My other take-away was that producers cannot charge enough for real honey. Cary admits that there's more money in providing pollination services than in collecting and selling honey. The "honey" imported from China and other suspect places, the kind found in processed foods and plastic squeezeable bears, cannot possibly be as cheap as it is, if it's genuine. There's no way to automate the process, or make beekeeping less labor-intensive. If you're interested in my past research into fake honey, check this post.

Not to mention, once you've tasted real honey, there's no going back. Pick up a jar of local honey this week and thank your beekeeper!

Of Pink Slime and Pollen

Mm-mm good photo, courtesy of Uptown Magazine

I first heard of the pink slime controversy over a turkey sandwich lunch with a friend. When she described all the beef trimmings and by-products being ground up to--well--pink slime, my first reaction was, "how economical!" How almost Native American of us, using every last bit of the beef. Besides, despite the 85% grass-fed organic beef my family eats, there's still the 5% of God-knows-what-kind-of-beef-and-meat-products we consume in our beloved hot dogs and the 10% of close-your-eyes-and-hope-for-the-best beef we eat out in restaurants.

"But they soak it in ammonia or something, to clean off the e. Coli!" my friend added, since I didn't look properly grossed-out enough.

"They've been dipping chicken parts in chlorine baths forever, and we all keep eating chicken," I pointed out.

Don't get me wrong. I'm not saying I'm a fan of pink slime in kids' school cafeteria meals, but I figure anytime I let my kids buy lunch, they're eating Downed-Cow Stroganoff or Chlorine-Bathed-Overbred-Chicken Nuggets. I know it's crap, but I still let them buy once a week. And pink slime is edible, as much as hot dogs are, so I'm not gonna get too bent out of shape. Once in a while is fine. Not ideal, but fine. Check out this Food Safety News article for more information on pink slime's general okayness.

For those in the pink slime biz, however, I would recommend they hire a good PR agency. Look what wonders it did orange roughy, after it changed its name from Slimehead. "Slimeheads" didn't exactly fly off the menu, but we're all happy to eat orange roughy nearly to the collapse of its fishing industry. Would we be more willing to stomach pink slime, if we knew it as "Dairy Delight" or "Strawberry Soft Serve"?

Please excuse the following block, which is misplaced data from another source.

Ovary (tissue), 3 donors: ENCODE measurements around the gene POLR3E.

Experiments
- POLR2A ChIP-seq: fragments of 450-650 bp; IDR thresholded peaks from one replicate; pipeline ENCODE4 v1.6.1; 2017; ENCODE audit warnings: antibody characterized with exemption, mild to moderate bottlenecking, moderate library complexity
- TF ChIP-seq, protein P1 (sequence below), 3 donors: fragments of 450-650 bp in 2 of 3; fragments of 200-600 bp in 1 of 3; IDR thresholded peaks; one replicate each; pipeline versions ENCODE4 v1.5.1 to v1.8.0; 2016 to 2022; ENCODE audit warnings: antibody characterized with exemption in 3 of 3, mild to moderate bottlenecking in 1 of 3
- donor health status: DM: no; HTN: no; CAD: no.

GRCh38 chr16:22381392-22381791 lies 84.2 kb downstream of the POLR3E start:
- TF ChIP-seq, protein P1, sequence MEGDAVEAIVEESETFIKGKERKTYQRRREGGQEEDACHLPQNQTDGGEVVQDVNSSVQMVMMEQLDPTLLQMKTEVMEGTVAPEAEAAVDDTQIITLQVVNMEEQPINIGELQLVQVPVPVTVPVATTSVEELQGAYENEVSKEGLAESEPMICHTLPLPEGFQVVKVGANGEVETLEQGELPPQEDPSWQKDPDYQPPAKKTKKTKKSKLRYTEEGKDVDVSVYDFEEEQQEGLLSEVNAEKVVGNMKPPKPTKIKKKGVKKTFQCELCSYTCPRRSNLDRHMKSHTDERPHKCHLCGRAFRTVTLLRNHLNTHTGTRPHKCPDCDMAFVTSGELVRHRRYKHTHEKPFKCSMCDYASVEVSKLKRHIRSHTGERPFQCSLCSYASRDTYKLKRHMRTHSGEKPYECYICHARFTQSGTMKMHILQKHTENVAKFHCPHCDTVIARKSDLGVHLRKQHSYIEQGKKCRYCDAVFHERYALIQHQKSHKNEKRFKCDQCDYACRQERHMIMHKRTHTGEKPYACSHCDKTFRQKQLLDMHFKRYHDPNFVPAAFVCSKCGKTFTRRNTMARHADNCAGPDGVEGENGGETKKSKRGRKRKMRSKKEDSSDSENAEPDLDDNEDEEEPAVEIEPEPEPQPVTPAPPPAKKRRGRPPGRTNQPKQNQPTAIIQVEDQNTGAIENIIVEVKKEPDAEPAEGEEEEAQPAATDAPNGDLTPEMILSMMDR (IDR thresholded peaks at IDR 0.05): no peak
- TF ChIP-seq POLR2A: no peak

If you're of the mind that pink slime by any name would still reek, it might be time to switch to organic, pastured beef. At our Bellevue Farmers Market, several of our farmers sell top-quality beef, chicken and pork. No slime, no where. When the Market opens May 10, get the farmers' opinions on the slime controversy. Ask about their processing practices. What happens to their by-products? I'm curious myself.

Speaking of the Market, another friend came for tea, and I offered her some local honey I'd bought at the Market last fall to sweeten it. Turns out she'd been at Pike Place Market recently, where one of the honey vendors advertised honey's effectiveness in combating hay fever(!). I hadn't heard this tidbit, but being a hay fever sufferer, I'm perfectly willing to dose myself, even just for a placebo effect. There are no published studies yet--just anecdotal evidence--but the recommendation is for local honey (i.e., local pollens), two teaspoons per day. Easy peasy. Can't hurt, might help.

Have a great week!

Honey, I Adulterated the Goods

Someday someone will make a thriller about the global honey market. It's got everything: a dying species (Apis mellifera), failing supply, growing demand scheduled to pass 1.9 million metric tons by 2015, and people eager to make a buck by stretching or adulterating the goods. Mwahahahahahaha!

I posted on the topic of honey here after I watched The Vanishing of the Bees, but after seeing some of the recent news I am compelled to write again. With the US honey harvest at a record low, the temptation is great for food manufacturers to get their honey somewhere--anywhere. Journalist Andrew Schneider, who regularly reports for Food Safety News, estimates 60% of honey imported to the United States originates in Asia, "traditional laundering points for Chinese honey." What's the big deal with Chinese honey? Well, not only may it be "stretched" with additives like sugar- or corn-derived syrups, but it may also be "tainted with illegal antibiotics and heavy metals." In order to hide its origin, the honey is "ultra-filtered" to remove telltale pollen. The European Union has banned imports of honey from India to stem this tide of bad goods, leaving the wave to wash over the laxer United States.

There's no dark, twisting, thriller trail to the 136 ozs of honey in my house (we like our honey). Every last ounce comes from Daniel's Honey or Cascade Natural Honey at the Bellevue Farmers Market. In both cases I spoke with my beekeeper. I learned something about the bees' travel and pollination schedules (hint--they get around more than I do, including trips to California to pollinate the almond crop), and what makes a honey a certain "variety" like Blackberry, Wild Flower, or Knotweed. Genuine, unadulterated, local honey.

Although we're in the Market off-season, local honeys by small producers can still be found at some grocery stores. PAY THE EXTRA MONEY. If the honey is cheap or comes in a squeezable plastic bear or as a flavoring in processed goods, chances are you're getting the fake, antibiotic-laden imported stuff. Real honey is not cheap. A bee, in its lifetime, makes about 1-2 teaspoons of honey. It takes 10,000 worker bees to gather one pound of honey, and they fly the equivalent (each) of twice around the world to gather that pound. But the result is pure goodness. Not only has honey been used as a sweetener worldwide for eons, it has also been a cornerstone of ancient medicines for its health properties. Stick that in your sugar cane and smoke it!

So, I've gotten the bad honey out of the house. The New Year's resolutions? Avoiding the processed foods that contain it and reading this book:

Hope you'll join me!